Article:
She is a single mother of five children Father left the family during the war. When the village of Hranitne (Donetsk Oblast) was under fire, she hid with children in the basement, in the bathroom, in the corners of the rooms. It was very scary. The night shelling in 2015 was especially memorable. It was a miracle that the house was undamaged.
We hid in the bathroom. We stayed in basements for months. I remember I would run and leave the kids in the neighbor's basement. There was no light, so I had to fix us some dinner and rush back there. We lived a month without light, without communication. It was so horrible.
I am from the city of Mykolaiv. My mother and I moved to Mariupol to live with her common-law husband. We lived there for a while. Then mother died, and I was left alone. I had some part-time jobs. Then I met my future husband. He is from Novolaspa, a neighboring village with Hranitne. His sister lived here. We have lived in Hranitne for 10 years now.
We have five children. The oldest is 17 years old.
She has already finished school. The youngest son will start school the next year. Now we live in peace. They do not shoot when compared to those times when it all started.
They started shooting in the steppe. Everyone was in shock: what is it? Dead wood, dry grass began to burn. It was very scary!
We were alone. Husband had left us. He saw all this and went to Mariupol. He said, "I'll earn some money, I'll earn some money, I'll call you." Time passed, and he stopped returning our calls. So we were left alone.
One day, in 2015 or 2016, we had a very scary night. They started shooting down our street from the river at two o'clock in the morning. The surrounding house was destroyed. Thank God, ours was intact. Windows and gates were damaged by a blast wave. A dog that was near the gate got killed. God was merciful to us.
We hid in the bathroom. We stayed in basements for months.
. I remember I would run and leave the kids in the neighbor's basement. There was no light, so I had to fix us some dinner and rush back there. We lived a month without light, without communication. It was so horrible.
Then, the children began to get used to it slowly. They were not so afraid. I asked my 14-year-old son: "Arthur, what is this? Where are they shooting from? Where is it flying to? What is flying?" He told me everything. He could already tell the weapon and direction where it would hit by the sound. "Oh, don't worry, it won't fall here, it will fly further."
Once when it all started, I went out to water a goat and then heard that they started firing at us from the Grads. They hit the steppe. It started to burn. All people gathered up to see what was going on. We thought that we had got into our homes here and we were all on fire. We cried. We were hysterical. We could hear people running with hysteria on the next street, "What is it?"
That happened right when my child Tema started walking. He was two or three years old then, and now he's six. It was a toddler. They went for a walk in the village when this happened. I started to panic. I was hysterical, "Where is Artur with Tema? Then he told me everything. He said, "We looked how birds flew."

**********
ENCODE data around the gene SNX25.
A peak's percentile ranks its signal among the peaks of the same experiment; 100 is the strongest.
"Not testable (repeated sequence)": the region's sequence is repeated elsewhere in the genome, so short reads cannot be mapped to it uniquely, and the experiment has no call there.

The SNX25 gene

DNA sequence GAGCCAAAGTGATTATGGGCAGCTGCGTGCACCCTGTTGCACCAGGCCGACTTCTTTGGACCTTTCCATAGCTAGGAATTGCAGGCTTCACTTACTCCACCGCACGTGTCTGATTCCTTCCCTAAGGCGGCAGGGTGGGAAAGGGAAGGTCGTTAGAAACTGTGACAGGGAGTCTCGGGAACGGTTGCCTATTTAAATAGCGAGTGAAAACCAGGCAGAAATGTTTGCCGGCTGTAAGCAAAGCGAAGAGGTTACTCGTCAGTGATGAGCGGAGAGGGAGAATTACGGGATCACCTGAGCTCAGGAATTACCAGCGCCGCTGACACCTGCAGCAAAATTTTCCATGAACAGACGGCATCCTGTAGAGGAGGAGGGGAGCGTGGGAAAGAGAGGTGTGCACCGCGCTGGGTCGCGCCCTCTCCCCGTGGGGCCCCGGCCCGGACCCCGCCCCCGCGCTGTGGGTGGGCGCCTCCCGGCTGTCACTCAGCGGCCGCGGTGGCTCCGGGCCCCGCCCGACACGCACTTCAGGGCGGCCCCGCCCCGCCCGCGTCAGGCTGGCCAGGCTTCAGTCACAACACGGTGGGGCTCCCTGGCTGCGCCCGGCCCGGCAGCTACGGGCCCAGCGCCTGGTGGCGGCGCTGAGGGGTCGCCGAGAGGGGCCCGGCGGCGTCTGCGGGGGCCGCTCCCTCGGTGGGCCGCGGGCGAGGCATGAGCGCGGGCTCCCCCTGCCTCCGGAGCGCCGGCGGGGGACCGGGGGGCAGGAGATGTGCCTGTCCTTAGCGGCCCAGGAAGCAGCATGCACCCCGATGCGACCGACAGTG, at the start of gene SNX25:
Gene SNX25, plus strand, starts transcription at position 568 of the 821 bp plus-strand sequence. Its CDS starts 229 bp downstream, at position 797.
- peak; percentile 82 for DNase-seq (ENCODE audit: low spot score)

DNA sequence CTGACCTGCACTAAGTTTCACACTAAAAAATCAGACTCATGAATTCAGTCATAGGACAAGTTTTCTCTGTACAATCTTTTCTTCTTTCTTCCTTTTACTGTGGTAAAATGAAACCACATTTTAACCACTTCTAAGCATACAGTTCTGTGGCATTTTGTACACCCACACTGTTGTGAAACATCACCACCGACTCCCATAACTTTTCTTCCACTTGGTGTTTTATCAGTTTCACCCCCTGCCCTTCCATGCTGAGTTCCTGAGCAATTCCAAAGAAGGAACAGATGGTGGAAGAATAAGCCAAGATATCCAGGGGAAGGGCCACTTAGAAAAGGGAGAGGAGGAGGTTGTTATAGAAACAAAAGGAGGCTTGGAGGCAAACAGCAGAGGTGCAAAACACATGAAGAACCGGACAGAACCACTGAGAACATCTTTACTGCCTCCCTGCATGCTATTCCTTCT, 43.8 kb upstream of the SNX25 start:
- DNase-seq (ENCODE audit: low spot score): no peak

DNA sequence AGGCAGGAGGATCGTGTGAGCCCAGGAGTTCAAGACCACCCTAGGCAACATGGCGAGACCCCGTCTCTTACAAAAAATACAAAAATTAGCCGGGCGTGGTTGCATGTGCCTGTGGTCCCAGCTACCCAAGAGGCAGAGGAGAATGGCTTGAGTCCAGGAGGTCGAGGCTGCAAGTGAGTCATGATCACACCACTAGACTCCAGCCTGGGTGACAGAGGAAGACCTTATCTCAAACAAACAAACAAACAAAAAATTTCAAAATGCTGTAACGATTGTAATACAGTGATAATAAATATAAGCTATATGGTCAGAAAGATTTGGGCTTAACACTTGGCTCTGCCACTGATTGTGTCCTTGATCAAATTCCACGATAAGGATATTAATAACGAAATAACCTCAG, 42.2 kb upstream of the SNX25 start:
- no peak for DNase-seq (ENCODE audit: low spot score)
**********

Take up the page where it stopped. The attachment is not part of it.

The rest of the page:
The child saw the Grads for the first time. How was he supposed to know what was happening. What kind of birds were they? Well, thank God, they came.
Then things settled down for a bit. There was no shooting heard. So they returned home. Our school and kindergarten didn't work for a year then. We stayed at home. Then, when the school started, we were still afraid. The rules were very strict. Not like before: a child could go to school and come home alone. The children were told at school what to do, where to run, and where to hide.
You begin to ask God to make it better. The desire to live comes back. I need to bring up children, set them on their feet. I am alone. I have to rely on myself only. There is no one left. I am an orphan.
We need firewood. It is winter. But where can get it? We used to have a forest nursery here. I took a wheelbarrow and brought firewood. Now everything is mined there.
The only hope is Rinat Akhmetov's support. We need his food products. We are so glad. Food is tasty and fresh. We get pasta, butter, sugar, and flour. I get six sets for the children and me. We really appreciate this! God bless him and his family. Let there be peaceful skies above our heads.
I wish it would all be over soon. I wish to get a job somewhere, even as a cleaner. To be able to bring up my children. However, there are jobs. I really wanted to work in the quarry, but the quarry was completely destroyed. So now I'm on maternity leave. It is not hard physically. It is hard financially. We keep a couple of goats, broilers. Sometimes we sit in the kitchen and dream that the war will end, there will be no bombing.